Six day public inquiry into 650 new homes either side of A11 at Cringleford begins

Land at Cringleford next to the A11 where new homes could be built.Picture by SIMON FINLAY.

Land at Cringleford next to the A11 where new homes could be built.Picture by SIMON FINLAY. - Credit: Archant Norfolk

A six-day public inquiry into proposals for 650 homes either side of the A11 near Cringleford has begun.

Developers appealed the decision by South Norfolk Council to turn down an application for new homes near the existing Roundhouse Way development last July.

Land Fund Limited, a group of landowners, appealed against the council's refusal to grant outline permission for a mix of one to five bedroom homes, a third of which would be affordable, and 2.500 square metres of commercial space.

One of the council's reasons for refusal was that some land proposed for the development would be needed at a later date to make improvements to the Thickthorn interchange between the A11 and A47.

Jeremy Cahill, a barrister representing the developers, said in his opening remarks: 'Whether land is likely to be required will be at the heart of this inquiry and will be central to determining its outcome.'


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The council's other reasons for refusing permission were that it was not acceptable that proposed playing pitches would be separated by the A11 and that not enough information had been provided about the impact of the retail element of the development on other shopping areas.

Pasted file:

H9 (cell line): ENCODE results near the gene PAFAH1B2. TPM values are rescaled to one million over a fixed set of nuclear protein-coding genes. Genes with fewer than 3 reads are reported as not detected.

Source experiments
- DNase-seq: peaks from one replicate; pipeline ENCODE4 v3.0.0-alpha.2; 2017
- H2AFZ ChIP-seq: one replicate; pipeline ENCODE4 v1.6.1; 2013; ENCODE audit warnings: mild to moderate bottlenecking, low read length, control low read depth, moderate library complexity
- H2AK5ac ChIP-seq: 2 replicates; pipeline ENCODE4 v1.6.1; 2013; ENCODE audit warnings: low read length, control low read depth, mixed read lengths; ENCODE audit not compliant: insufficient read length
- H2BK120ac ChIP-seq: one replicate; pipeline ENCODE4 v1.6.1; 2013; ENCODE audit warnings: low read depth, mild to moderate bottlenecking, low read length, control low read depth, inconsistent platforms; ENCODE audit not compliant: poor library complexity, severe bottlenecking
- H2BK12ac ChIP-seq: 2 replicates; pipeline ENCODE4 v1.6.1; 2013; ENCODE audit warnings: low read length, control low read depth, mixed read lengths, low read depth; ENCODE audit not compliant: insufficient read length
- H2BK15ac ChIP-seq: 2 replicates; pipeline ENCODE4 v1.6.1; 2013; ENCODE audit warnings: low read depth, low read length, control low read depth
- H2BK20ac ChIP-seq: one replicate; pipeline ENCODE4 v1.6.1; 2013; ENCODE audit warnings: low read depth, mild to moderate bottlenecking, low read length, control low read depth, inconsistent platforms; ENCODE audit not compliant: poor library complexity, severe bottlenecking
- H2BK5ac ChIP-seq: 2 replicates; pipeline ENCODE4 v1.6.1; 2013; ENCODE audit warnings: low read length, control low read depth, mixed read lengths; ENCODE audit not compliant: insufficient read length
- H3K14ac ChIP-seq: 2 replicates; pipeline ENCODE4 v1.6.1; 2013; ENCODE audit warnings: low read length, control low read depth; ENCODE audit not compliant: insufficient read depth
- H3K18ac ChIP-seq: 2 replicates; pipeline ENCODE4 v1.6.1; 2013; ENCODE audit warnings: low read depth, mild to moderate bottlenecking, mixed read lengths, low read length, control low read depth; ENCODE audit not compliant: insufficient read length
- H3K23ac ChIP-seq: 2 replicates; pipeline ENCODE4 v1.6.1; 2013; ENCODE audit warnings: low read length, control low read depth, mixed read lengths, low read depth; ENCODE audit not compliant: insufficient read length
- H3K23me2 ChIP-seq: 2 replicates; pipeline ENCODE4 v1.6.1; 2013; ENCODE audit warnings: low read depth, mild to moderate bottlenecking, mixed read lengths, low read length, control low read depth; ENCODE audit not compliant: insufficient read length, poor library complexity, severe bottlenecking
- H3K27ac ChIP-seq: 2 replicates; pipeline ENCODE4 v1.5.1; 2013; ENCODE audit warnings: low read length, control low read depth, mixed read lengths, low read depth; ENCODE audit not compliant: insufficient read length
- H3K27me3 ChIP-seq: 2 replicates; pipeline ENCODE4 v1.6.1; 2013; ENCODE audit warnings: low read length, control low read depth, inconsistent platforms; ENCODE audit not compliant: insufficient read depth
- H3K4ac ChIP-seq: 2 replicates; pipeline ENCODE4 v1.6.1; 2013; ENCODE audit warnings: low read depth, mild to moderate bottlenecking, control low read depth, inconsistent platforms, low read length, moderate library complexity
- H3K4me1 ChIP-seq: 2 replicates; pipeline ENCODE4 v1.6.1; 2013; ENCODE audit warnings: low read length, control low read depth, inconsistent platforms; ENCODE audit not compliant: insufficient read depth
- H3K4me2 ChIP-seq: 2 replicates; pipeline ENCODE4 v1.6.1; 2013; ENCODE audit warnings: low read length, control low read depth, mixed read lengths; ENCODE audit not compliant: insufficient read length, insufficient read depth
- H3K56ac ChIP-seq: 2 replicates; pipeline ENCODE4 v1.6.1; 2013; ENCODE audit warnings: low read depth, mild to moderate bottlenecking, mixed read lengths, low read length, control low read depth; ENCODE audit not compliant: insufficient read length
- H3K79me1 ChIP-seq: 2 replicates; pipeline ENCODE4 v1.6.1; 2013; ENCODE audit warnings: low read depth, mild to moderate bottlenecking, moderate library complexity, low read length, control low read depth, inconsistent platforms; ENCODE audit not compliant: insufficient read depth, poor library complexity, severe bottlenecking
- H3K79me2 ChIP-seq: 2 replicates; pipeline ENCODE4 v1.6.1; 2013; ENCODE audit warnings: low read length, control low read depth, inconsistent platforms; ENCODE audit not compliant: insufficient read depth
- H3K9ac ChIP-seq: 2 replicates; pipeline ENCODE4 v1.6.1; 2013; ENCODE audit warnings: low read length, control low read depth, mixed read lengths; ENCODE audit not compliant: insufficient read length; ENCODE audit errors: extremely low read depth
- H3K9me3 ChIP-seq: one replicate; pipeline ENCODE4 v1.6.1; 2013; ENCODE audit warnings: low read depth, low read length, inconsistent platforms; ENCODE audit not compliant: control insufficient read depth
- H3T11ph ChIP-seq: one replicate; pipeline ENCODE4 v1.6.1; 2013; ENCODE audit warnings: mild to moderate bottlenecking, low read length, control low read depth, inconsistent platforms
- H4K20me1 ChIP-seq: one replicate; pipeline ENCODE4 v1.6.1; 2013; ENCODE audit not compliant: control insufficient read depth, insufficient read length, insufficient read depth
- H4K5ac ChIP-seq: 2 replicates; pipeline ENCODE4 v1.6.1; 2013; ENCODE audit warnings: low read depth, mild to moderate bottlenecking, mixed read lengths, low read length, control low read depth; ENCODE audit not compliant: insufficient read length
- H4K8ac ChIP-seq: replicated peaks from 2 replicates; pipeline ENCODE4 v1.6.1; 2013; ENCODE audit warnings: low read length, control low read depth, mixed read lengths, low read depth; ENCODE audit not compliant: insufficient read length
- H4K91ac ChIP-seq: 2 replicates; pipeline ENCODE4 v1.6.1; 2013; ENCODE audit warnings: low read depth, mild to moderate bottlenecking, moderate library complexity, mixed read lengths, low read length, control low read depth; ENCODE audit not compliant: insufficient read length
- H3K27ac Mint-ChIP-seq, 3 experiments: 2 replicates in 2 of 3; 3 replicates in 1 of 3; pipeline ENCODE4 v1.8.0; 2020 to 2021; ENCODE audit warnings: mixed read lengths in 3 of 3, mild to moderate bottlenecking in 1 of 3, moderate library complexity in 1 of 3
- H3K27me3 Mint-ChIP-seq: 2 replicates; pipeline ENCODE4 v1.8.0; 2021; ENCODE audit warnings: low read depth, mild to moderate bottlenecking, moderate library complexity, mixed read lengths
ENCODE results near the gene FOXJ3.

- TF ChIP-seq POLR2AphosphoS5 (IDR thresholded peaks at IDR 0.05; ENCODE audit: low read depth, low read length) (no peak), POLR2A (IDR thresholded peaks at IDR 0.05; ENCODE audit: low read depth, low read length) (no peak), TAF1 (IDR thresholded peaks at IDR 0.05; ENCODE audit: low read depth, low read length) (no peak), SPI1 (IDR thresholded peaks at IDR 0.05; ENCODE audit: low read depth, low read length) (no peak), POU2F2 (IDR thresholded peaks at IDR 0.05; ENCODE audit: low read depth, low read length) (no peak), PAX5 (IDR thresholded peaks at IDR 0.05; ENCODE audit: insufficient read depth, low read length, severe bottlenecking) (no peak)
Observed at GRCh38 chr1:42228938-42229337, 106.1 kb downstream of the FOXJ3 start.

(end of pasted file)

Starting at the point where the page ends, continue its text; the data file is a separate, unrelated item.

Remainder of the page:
At the start of proceedings South Norfolk Council made an appeal to the planning inspector overseeing the inquiry, Clive Hughes, for the proceedings to be adjourned on the grounds that the council had not had enough time to analyse some data submitted by the developers.

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This request was turned down after the appellant agreed this evidence would not form part of their case.

Asitha Ranatunga, a barrister representing the council, said as part of his opening statement: 'The Thickthorn interchange improvements are critical to cater for the additional traffic arising from planned housing and the science park growth.'

Mr Ranatunga went on to say that the developers proposals impinge on an area of land likely to be required to improve the interchange between the A11 and A47.

In his concluding remarks Mr Cahill said: 'Refusal of planning permission was unreasonable as was continued resistance to the appeal,' adding: 'The site needs to be released for housing as the Cringleford Neighbourhood Development Plan intends without any further delay.'

Evidence from all sides will be considered by Mr Hughes who will make a recommendation to the government's communities secretary, Greg Clark, who will make the final decision.

The public inquiry continues at South Norfolk Council's offices with highways matters being dealt with yesterday and today, housing land supply today and tomorrow and the planning balance tomorrow and Friday.

The inquiry will continue next week with any other business and closing statements.

• What do you think? Email EDPLetters@archant.co.uk

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